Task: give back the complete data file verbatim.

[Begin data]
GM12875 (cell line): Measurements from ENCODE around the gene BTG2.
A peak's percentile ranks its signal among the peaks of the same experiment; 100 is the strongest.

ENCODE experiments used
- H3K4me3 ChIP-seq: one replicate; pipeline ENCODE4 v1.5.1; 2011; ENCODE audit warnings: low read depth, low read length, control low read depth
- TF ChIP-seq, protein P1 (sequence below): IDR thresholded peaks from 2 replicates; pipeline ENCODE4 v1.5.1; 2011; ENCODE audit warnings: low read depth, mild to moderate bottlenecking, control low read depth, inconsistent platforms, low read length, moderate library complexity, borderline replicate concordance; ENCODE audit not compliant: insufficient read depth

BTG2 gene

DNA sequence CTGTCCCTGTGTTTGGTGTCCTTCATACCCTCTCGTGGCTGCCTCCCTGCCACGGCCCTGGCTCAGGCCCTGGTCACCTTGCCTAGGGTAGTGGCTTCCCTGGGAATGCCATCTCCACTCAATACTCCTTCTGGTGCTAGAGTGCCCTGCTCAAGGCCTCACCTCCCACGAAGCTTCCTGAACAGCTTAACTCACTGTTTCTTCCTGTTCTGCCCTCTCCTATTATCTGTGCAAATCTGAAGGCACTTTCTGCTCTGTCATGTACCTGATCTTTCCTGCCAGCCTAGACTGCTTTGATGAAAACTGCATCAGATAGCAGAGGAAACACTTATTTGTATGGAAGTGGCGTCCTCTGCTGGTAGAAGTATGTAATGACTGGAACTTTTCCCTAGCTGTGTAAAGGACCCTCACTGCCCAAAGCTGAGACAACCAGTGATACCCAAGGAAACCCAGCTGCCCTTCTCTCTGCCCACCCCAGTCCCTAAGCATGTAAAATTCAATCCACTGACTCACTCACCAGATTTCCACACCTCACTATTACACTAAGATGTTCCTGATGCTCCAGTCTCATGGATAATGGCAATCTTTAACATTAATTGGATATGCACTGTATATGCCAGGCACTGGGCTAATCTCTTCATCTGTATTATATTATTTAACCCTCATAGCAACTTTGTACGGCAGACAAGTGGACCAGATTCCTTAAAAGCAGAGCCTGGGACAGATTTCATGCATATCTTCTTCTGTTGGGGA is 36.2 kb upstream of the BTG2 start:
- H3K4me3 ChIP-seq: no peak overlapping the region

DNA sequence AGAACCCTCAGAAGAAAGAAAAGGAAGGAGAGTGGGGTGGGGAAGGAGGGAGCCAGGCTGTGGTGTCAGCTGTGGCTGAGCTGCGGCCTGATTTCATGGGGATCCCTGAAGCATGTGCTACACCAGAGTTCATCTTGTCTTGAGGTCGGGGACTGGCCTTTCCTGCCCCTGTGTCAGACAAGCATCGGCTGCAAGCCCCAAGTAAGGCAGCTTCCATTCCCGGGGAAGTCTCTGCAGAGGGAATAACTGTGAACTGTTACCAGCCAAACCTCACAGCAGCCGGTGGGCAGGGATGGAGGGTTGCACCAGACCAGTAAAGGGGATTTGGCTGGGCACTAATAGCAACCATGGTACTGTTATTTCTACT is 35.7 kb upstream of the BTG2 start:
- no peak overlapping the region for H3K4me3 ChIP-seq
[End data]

GM12875 (cell line): Measurements from ENCODE around the gene BTG2.
A peak's percentile ranks its signal among the peaks of the same experiment; 100 is the strongest.

ENCODE experiments used
- H3K4me3 ChIP-seq: one replicate; pipeline ENCODE4 v1.5.1; 2011; ENCODE audit warnings: low read depth, low read length, control low read depth
- TF ChIP-seq, protein P1 (sequence below): IDR thresholded peaks from 2 replicates; pipeline ENCODE4 v1.5.1; 2011; ENCODE audit warnings: low read depth, mild to moderate bottlenecking, control low read depth, inconsistent platforms, low read length, moderate library complexity, borderline replicate concordance; ENCODE audit not compliant: insufficient read depth

BTG2 gene

DNA sequence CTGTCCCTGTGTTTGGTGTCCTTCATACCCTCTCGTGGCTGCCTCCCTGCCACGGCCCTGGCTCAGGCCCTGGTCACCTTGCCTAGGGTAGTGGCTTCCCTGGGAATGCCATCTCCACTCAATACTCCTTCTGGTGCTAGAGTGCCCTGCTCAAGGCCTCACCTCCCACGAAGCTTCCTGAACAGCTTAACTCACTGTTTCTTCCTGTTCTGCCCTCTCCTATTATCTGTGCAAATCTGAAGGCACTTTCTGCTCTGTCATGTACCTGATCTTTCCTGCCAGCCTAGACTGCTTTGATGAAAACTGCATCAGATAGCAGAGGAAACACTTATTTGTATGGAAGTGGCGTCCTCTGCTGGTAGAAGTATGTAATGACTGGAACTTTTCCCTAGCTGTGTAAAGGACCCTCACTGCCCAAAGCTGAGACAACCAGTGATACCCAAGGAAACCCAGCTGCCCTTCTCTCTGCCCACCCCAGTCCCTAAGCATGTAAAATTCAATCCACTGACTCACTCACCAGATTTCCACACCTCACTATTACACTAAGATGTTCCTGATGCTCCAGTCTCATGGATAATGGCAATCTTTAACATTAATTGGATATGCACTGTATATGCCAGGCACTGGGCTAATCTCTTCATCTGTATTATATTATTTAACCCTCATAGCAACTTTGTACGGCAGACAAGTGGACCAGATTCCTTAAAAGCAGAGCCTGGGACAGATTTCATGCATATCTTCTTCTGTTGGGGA is 36.2 kb upstream of the BTG2 start:
- H3K4me3 ChIP-seq: no peak overlapping the region

DNA sequence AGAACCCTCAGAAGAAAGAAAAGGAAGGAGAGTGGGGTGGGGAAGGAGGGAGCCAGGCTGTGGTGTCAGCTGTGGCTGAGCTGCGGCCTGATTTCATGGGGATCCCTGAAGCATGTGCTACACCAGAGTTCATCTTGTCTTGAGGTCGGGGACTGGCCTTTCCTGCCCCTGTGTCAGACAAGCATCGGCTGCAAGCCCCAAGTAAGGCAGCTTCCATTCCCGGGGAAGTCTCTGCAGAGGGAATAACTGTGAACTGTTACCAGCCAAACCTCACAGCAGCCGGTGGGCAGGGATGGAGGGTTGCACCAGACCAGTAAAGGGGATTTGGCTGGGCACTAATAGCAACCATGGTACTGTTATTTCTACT is 35.7 kb upstream of the BTG2 start:
- no peak overlapping the region for H3K4me3 ChIP-seq